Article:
In a historic move for women's rights, the Spanish government approved a draft bill that would allow teenage girls to terminate their pregnancy without parental consent. The new bill is said to be brought in to counter the previous abortion law implemented by the conservative People's Party in 2015. Government spokeswoman Isabel Rodriguez remarked that the draft bill represented 'a new step forward for a democracy'.
If the bill becomes a law, Spain would be the first country to offer paid menstrual leave to its workers. Moreover, in Spain, voluntary abortion is allowed until 14 weeks of pregnancy.
Social Security System To Pay For Period Leave
Equality Minister Irene Montero said government institutions had to "discard taboos, stigmas and guilt regarding women's bodies", BBC reported. The sexual and reproductive health bill also aims to provide women with three days of sick leave for painful periods, which would later be discussed to increase up to five days for particularly intense or incapacitating pain. The country has ensured that the burden of providing paid leave to women workers during their monthly cycle does not fall on the employers. Therefore, the state social security system would pay for the break.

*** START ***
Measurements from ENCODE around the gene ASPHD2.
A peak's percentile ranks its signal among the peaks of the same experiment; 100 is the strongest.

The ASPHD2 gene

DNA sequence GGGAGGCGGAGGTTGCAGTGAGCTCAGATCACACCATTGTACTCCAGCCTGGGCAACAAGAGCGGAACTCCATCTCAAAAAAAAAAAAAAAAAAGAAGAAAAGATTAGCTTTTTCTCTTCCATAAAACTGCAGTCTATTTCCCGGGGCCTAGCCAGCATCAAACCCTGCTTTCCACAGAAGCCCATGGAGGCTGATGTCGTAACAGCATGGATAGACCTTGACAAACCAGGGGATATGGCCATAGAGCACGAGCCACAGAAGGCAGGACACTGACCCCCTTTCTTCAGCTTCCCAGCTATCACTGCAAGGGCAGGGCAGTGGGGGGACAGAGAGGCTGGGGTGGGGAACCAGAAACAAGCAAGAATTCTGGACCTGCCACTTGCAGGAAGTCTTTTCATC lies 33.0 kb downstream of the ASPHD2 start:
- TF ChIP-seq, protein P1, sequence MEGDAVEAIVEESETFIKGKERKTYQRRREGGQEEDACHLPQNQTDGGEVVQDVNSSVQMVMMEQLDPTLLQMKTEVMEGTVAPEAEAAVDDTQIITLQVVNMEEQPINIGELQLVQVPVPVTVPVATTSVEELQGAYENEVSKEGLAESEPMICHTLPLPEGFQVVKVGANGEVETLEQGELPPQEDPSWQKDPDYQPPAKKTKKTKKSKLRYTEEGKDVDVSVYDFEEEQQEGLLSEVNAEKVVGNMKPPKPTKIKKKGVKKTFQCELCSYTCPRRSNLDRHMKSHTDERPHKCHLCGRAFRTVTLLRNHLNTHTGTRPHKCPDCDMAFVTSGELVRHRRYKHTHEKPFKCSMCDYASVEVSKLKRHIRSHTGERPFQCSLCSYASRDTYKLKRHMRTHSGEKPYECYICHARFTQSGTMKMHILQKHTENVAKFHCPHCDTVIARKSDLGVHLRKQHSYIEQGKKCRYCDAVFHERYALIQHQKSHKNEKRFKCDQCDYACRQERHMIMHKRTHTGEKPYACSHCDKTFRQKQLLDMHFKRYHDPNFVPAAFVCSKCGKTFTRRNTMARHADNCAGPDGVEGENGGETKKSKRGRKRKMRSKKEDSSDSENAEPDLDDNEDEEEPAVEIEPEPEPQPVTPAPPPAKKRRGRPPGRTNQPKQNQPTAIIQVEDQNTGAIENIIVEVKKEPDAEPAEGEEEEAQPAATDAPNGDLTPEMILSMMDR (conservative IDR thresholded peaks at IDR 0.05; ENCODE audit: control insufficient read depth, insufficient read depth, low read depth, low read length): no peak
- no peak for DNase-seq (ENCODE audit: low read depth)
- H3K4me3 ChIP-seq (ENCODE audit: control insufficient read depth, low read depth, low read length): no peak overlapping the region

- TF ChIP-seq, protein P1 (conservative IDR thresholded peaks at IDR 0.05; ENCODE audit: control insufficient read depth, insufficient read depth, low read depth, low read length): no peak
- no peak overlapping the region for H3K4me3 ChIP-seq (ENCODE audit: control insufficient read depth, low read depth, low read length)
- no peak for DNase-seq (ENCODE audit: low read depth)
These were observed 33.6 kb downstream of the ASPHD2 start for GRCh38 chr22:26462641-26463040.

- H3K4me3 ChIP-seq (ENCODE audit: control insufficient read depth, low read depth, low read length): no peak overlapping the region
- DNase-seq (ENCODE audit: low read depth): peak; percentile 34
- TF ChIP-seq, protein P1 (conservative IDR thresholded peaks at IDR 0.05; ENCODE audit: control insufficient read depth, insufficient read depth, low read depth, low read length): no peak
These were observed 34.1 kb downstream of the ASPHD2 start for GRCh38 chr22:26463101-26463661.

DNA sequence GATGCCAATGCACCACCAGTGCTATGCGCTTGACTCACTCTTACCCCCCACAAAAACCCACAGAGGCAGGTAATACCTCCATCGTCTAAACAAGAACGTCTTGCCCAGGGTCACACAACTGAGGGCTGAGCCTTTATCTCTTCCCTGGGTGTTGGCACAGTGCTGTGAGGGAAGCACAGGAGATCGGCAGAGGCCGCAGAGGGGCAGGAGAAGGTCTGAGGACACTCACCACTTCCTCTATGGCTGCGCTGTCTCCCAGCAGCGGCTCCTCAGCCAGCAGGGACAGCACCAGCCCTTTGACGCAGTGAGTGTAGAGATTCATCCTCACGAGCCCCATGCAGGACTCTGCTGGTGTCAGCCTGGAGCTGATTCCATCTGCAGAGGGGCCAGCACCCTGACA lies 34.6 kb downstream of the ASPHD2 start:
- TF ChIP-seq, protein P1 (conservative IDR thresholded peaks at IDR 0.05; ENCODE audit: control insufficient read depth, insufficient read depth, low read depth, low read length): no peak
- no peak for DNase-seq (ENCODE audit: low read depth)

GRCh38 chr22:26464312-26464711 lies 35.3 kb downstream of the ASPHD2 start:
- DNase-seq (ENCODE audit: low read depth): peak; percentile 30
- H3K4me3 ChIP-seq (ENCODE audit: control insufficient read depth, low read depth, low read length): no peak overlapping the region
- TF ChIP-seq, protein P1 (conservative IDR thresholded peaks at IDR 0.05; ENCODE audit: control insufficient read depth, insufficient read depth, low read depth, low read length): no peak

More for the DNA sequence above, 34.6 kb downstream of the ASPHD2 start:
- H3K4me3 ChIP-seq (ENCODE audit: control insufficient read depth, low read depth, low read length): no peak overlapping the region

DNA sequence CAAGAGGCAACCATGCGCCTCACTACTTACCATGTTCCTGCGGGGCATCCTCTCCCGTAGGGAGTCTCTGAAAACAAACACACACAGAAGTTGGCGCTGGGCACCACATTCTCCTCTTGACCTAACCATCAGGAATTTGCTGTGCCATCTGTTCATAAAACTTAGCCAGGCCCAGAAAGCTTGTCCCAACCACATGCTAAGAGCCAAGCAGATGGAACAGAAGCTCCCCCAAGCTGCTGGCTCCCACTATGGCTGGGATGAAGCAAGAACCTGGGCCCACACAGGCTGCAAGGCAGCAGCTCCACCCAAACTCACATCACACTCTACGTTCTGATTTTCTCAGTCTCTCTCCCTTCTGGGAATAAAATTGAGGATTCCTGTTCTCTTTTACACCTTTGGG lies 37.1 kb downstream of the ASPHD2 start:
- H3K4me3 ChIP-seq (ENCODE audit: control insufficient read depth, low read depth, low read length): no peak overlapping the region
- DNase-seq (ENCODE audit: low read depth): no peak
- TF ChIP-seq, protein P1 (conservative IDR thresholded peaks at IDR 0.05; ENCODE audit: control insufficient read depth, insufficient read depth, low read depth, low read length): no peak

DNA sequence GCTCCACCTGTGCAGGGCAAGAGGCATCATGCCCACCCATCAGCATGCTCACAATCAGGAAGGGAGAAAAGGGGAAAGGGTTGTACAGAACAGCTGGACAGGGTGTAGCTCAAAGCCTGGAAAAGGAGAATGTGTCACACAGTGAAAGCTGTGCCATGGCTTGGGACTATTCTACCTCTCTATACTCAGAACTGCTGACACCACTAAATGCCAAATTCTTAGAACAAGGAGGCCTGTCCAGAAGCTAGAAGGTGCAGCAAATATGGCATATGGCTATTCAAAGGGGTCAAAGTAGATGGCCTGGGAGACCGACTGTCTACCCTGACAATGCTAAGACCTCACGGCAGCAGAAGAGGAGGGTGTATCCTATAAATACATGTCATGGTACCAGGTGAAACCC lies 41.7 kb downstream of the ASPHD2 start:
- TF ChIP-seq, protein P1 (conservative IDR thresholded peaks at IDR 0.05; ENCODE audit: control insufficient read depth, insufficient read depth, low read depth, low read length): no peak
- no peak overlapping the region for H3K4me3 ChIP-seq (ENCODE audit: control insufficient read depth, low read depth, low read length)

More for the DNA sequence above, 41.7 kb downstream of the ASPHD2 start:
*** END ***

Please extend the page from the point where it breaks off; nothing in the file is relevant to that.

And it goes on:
Abortions for teenage pregnancy and paid sick leave for menstruating women are components of the new bill. Moreover, the government has mentioned that it would tighten the noose around surrogacy, which is already banned in the country. The current government has also pledged to go a step ahead and ban the advertisements promoting surrogacy in the country. Spain believes that surrogacy is a type of violence against women and categorises any kind of forced pregnancy, abortion, sterilisation or contraception in the same way.
With the new campaign, the government seeks to promote the development of hormonal contraception for men, further stressing that contraception is not a woman's responsibility alone. The left-wing coalition government that came to power four years ago in the European country has kept women's rights as women of its operational areas.
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